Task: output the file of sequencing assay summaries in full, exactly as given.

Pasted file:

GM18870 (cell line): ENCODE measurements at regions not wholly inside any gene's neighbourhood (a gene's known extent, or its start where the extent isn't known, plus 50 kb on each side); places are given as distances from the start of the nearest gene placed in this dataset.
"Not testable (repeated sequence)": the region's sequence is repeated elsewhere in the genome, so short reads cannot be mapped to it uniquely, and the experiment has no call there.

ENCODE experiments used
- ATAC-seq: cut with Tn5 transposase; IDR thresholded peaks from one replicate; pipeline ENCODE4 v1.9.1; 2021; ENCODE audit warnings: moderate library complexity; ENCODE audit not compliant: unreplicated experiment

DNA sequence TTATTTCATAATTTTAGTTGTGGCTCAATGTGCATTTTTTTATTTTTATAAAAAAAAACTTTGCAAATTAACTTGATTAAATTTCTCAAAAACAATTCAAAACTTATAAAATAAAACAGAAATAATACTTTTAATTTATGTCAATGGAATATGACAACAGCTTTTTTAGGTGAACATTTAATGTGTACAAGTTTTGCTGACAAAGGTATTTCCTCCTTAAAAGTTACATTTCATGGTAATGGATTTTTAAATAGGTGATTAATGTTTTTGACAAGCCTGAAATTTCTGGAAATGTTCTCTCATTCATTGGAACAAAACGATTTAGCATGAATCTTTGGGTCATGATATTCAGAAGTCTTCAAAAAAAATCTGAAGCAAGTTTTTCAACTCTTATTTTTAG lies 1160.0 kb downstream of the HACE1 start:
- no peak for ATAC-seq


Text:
GM18870 (cell line): ENCODE measurements at regions not wholly inside any gene's neighbourhood (a gene's known extent, or its start where the extent isn't known, plus 50 kb on each side); places are given as distances from the start of the nearest gene placed in this dataset.
"Not testable (repeated sequence)": the region's sequence is repeated elsewhere in the genome, so short reads cannot be mapped to it uniquely, and the experiment has no call there.

ENCODE experiments used
- ATAC-seq: cut with Tn5 transposase; IDR thresholded peaks from one replicate; pipeline ENCODE4 v1.9.1; 2021; ENCODE audit warnings: moderate library complexity; ENCODE audit not compliant: unreplicated experiment

DNA sequence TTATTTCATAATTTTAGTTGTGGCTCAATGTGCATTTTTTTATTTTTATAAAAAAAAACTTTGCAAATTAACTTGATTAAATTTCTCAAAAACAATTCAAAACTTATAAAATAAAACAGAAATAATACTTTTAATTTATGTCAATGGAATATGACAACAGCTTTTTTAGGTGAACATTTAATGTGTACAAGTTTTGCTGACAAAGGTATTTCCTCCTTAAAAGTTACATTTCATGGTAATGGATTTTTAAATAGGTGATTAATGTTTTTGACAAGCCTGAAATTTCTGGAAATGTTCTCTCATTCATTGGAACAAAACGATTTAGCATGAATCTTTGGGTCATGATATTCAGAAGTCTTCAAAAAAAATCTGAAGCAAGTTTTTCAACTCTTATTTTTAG lies 1160.0 kb downstream of the HACE1 start:
- no peak for ATAC-seq